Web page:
Thursday, March 6, 2008

Design over Lifestyle...

My question is one that has probably been asked numerous times by people: "can architecture be art?" And further yet, can it be gesamtkunstwerk?

I wanted to ask this because I've been to one of the villas designed by Adolf Loos (Muller Villa in Prague), and although Adolf Loos is a harsh critic of ornamentation, I could not help but sense Loos's obsession with how things ought to be. His designs were fascinatingly sophisticated, but totally lacks homeliness. For example, the height of individual stairs are high so that it is hard for kids and elders to climb. The window in the child's room is too high for the child to look out (I guess Muller's daughter hated the room, partly because of this reason). The tour guide explained such complaints (there were many more that I cannot remember accurately) that would only be a result of actually having a life in that house. For a tourist, the house is amazingly beautiful, and Loos's attempt at perfection is felt everywhere. Height of stairs or window in the child's room, the inconvienences are not out of miscalculation, but rather as a result of prioritizing calculated aesthetic effect.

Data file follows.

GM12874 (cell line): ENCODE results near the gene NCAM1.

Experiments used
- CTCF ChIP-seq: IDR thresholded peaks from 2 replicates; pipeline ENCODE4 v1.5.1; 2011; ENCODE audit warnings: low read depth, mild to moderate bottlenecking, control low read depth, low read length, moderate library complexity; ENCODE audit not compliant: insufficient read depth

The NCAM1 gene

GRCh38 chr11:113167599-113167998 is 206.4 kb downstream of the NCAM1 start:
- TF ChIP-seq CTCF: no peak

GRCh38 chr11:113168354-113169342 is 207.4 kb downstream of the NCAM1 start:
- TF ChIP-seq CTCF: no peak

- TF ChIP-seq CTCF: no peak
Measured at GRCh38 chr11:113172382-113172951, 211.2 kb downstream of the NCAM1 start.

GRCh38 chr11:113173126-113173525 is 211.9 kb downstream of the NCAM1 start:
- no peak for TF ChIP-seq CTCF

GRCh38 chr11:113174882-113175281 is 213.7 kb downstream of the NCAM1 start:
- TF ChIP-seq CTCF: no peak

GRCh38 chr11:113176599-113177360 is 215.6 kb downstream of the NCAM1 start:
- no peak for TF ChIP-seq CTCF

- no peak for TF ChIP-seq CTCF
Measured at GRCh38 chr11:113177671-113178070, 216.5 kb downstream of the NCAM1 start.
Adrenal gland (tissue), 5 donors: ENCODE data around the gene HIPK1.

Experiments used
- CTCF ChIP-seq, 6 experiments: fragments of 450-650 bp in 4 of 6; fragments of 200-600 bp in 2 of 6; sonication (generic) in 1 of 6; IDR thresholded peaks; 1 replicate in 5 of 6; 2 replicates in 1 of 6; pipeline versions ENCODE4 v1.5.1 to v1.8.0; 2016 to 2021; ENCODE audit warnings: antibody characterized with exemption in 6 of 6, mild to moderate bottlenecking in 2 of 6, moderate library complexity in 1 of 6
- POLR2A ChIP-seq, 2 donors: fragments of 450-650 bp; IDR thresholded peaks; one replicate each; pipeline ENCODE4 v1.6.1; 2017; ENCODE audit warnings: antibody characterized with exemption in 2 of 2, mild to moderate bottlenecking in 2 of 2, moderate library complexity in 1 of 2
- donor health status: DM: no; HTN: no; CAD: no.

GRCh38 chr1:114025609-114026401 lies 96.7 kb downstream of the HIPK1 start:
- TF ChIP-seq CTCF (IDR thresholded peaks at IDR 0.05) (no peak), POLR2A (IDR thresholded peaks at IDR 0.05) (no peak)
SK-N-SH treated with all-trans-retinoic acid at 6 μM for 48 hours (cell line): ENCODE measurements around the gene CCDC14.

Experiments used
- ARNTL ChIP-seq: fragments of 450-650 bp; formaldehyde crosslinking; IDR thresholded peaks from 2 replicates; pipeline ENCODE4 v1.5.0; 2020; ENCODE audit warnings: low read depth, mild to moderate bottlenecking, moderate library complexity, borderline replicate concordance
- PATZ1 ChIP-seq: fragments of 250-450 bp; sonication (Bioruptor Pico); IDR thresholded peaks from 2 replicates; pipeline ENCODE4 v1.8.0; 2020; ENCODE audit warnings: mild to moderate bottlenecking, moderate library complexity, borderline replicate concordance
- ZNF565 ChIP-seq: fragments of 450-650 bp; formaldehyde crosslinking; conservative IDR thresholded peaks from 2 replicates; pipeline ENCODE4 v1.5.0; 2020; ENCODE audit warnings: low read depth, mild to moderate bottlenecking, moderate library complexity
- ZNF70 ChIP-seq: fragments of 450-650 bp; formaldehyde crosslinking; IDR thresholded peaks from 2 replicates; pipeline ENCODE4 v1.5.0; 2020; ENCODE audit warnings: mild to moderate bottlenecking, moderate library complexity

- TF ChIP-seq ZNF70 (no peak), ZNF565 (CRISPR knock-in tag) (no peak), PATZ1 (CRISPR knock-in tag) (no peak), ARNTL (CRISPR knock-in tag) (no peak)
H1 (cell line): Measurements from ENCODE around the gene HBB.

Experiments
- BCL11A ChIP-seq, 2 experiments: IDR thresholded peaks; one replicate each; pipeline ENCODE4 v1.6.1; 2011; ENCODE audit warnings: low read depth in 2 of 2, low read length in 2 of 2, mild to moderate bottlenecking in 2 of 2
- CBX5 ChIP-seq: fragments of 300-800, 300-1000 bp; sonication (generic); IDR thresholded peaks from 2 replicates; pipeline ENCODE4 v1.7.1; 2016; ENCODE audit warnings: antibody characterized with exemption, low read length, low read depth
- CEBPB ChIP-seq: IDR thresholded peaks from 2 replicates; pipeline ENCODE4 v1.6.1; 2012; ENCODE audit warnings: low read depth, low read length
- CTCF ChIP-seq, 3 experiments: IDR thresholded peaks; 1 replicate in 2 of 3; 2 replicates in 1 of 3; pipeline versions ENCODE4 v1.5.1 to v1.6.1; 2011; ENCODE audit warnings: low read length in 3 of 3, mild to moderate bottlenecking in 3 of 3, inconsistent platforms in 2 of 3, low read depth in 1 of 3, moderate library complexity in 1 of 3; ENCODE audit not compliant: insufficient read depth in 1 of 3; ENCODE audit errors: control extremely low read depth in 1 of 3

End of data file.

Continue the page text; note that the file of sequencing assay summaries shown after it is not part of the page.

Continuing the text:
Another story that was interesting to me was this. Mrs. Muller had a fondness for collecting tea cups, and she would display it in her room. But whenever Adolf Loos came to visit the house, she would have to hide it because Loos would get mad (he didn't want the cups displayed because it did not go with his design) and take the cups away.

After a tour through the Muller's Villa, I sensed Loos's obsession with perfecting his spacial design. I almost imagine this being Loos's attempt at "total work of art", forcing to accomodate lifestyles for architecture , not the other way around, as part of his spacial design. Although Loos was against ornamentation, I definitely think that he is an artist.

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